In the Old Testament, God is called Father because of His being a loving Creator and Protector, but as the Churches abused this Name, the Quran has justly refrained from using it.

The Old Testament and the Quran condemn the doctrine of three persons in God; the New Testament does not expressly hold or defend it, but even if it contains hints and traces concerning the Trinity, it is no authority at all, because it was neither seen nor written by Christ himself, nor in the language he spoke, nor did it exist in its present form and contents for - at least - the first two centuries after him.

It might with advantage be added that in the East the Unitarian Christians always combated and protested against the Trinitarians, and that when they beheld the utter destruc- tion of the "Fourth Beast" by the Great Prophet of Allah, they accepted and followed him. The Devil, who spoke through the mouth of the serpent to Eve, uttered blasphemies against the Most High through the mouth of the "Little Horn" which sprang up among the "Ten Horns" upon the head of the "Fourth Beast" (Dan. viii.), was none other than Cons- tantine the Great, who officially and violently proclaimed the Nicene Creed. But, Prophet Muhammad has destroyed the "Iblis" or the Devil from the Promised Land for ever, by establishing Islam there as the religion of the One true God.




      Some two centuries after the idolatrous and impenitent Kingdom of Israel was overthrown, and the whole population of the ten tribes deported into Assyria, Jerusalem and the glorious temple of Solomon were razed to the ground by the Chaldeans, and the unmassacred remnant of Judah and Ben- jamin was transported into Babylonia. After a period of seventy years' captivity, the Jews were permitted to return to their country with full authority to build again their ruined city and the temple. When the foundations of the new house of God were being laid, there arose a tremendous uproar of joy and acclamation from the assembly; while the old men and women who had seen the gorgeous temple of Solomon before, burst into a bitter weeping. It was on this solemn occasion that the Almighty sent His worshiper the Prophet Haggai to console the sad assembly with this important message: -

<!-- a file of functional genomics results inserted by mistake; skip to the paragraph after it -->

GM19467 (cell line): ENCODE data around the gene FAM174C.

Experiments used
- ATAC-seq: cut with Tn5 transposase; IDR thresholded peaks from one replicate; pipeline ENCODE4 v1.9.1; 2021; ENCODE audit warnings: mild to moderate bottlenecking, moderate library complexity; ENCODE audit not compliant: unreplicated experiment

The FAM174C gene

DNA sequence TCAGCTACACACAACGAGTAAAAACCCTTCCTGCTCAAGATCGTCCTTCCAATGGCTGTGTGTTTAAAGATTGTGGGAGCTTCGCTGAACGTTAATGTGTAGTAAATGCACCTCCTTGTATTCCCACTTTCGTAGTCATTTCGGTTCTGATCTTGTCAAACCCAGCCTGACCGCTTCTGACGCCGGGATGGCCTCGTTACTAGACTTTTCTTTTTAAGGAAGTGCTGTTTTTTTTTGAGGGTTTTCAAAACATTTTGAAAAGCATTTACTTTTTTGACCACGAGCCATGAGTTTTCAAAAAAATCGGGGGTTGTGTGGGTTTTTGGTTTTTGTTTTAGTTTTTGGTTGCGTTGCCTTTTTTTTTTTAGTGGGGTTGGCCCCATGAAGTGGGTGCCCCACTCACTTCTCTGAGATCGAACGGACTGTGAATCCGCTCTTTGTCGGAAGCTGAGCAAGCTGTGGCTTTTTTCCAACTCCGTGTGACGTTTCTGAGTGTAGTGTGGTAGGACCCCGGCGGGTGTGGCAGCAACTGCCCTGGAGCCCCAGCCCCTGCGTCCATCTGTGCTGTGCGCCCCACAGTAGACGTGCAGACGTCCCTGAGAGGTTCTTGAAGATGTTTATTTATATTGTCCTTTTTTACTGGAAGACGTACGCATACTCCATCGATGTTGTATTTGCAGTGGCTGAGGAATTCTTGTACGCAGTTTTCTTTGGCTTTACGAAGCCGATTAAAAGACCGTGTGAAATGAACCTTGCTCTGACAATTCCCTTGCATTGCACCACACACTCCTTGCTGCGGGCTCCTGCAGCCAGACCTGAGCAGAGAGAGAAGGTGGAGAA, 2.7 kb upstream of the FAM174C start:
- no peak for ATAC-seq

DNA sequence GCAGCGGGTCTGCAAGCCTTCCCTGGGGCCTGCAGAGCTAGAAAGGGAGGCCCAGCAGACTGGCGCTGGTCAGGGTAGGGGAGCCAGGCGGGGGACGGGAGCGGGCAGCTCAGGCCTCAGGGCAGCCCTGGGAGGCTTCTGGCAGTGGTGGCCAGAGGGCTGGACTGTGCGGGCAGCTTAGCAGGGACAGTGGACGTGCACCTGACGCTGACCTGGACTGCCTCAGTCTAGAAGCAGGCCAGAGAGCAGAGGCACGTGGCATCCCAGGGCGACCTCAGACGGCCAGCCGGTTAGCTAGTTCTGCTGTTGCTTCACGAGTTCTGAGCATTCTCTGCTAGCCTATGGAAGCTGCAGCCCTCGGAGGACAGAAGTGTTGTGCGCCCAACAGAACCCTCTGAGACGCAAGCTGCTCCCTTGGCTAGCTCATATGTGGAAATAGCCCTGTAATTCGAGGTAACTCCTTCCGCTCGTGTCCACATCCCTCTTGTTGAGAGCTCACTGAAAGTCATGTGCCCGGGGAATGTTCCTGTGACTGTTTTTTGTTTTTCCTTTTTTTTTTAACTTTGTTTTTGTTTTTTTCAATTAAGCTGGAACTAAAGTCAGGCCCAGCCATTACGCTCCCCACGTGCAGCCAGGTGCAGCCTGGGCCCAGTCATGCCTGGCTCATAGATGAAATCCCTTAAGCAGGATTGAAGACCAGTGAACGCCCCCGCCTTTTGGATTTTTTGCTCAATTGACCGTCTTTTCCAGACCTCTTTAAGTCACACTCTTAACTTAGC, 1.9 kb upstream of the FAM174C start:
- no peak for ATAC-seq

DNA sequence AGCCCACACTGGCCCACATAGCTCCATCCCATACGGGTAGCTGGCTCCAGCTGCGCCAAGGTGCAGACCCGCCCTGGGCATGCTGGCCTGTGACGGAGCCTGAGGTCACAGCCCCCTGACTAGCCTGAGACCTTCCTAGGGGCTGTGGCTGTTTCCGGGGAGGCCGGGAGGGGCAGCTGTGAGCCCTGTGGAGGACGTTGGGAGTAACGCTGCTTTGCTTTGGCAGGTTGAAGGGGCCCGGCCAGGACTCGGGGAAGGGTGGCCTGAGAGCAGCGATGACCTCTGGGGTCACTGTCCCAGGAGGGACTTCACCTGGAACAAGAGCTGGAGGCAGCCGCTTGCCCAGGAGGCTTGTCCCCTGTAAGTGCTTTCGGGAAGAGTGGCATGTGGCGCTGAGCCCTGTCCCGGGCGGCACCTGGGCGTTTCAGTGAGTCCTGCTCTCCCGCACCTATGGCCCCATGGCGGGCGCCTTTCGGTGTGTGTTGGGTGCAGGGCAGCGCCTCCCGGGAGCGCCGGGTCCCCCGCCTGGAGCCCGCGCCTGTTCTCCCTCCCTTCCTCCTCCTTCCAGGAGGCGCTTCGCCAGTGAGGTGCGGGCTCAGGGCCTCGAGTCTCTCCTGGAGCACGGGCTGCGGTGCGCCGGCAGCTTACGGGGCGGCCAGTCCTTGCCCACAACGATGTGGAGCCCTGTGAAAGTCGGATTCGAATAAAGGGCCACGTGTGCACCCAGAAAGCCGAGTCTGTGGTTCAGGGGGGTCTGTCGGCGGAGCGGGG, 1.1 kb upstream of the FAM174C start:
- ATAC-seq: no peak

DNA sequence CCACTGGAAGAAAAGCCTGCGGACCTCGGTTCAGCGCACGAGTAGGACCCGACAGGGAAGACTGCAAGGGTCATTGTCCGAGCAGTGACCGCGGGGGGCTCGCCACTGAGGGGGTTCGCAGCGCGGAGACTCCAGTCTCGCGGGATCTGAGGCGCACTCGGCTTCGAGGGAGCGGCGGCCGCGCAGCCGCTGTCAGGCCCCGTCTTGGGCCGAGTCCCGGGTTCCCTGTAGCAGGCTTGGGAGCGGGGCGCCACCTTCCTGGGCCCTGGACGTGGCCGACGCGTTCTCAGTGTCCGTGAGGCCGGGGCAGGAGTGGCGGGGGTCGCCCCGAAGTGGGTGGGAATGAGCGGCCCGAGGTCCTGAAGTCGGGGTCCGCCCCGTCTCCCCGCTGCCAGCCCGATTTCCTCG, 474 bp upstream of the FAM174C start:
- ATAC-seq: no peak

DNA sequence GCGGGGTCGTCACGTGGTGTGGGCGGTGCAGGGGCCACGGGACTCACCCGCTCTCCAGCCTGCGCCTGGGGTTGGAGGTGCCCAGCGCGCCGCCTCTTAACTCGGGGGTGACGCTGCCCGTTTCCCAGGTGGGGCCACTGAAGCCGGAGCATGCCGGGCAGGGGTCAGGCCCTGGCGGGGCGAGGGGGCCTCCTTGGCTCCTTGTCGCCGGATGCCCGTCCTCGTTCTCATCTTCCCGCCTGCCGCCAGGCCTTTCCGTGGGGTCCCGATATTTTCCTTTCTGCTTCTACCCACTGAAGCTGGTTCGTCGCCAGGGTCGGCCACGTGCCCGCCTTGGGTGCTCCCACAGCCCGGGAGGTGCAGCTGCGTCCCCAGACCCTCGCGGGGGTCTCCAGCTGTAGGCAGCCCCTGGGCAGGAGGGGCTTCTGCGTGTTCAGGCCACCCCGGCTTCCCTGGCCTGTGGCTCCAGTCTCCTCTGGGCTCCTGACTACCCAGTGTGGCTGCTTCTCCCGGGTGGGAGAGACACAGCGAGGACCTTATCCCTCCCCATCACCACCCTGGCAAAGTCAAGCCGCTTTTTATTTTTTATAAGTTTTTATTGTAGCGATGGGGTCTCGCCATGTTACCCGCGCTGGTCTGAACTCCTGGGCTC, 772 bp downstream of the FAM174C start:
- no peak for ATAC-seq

"And I will shake all nations, and the Himdah all the nations will come; and I will fill this house with glory, says the Lord of hosts. Mine is the silver, mine is the gold, says the Lord of hosts, the glory of my last house shall be greater than that of the first one, says the Lord of hosts; and in this place I will give Shalom, says the Lord of hosts" (Haggai, ii. 7-9).

I have translated the above paragraph from the only copy of the Bible at my disposal, lent to me by an Assyrian lady cousin in her own vernacular language. But let us consult the English versions of the Bible, which we find have rendered the original Hebrew words himda and shalom into "desire" and "peace" respectively.

Jewish and Christian commentators alike have given the utmost importance to the double promise contained in the above prophecy. They both understand a messianic predic- tion in the word Himda. Indeed, here is a wonderful pro- phecy confirmed by the usual biblical formula of the divine oath, "says the Lord Sabaoth," four times repeated. If this prophecy be taken in the abstract sense of the words himda and shalom as "desire" and "peace," then the prophecy becomes nothing more than an unintelligible aspiration. But if we understand by the term himda a concrete idea, a person and reality, and in the word shalom, not a condition, but a living and active force and a definitely established religion, then this prophecy must be admittedly true and fulfilled in the person of Ahmed and the establishment of Islam. For himda and shalom - or shlama have precisely the same significance respectively as Ahmed and Islam.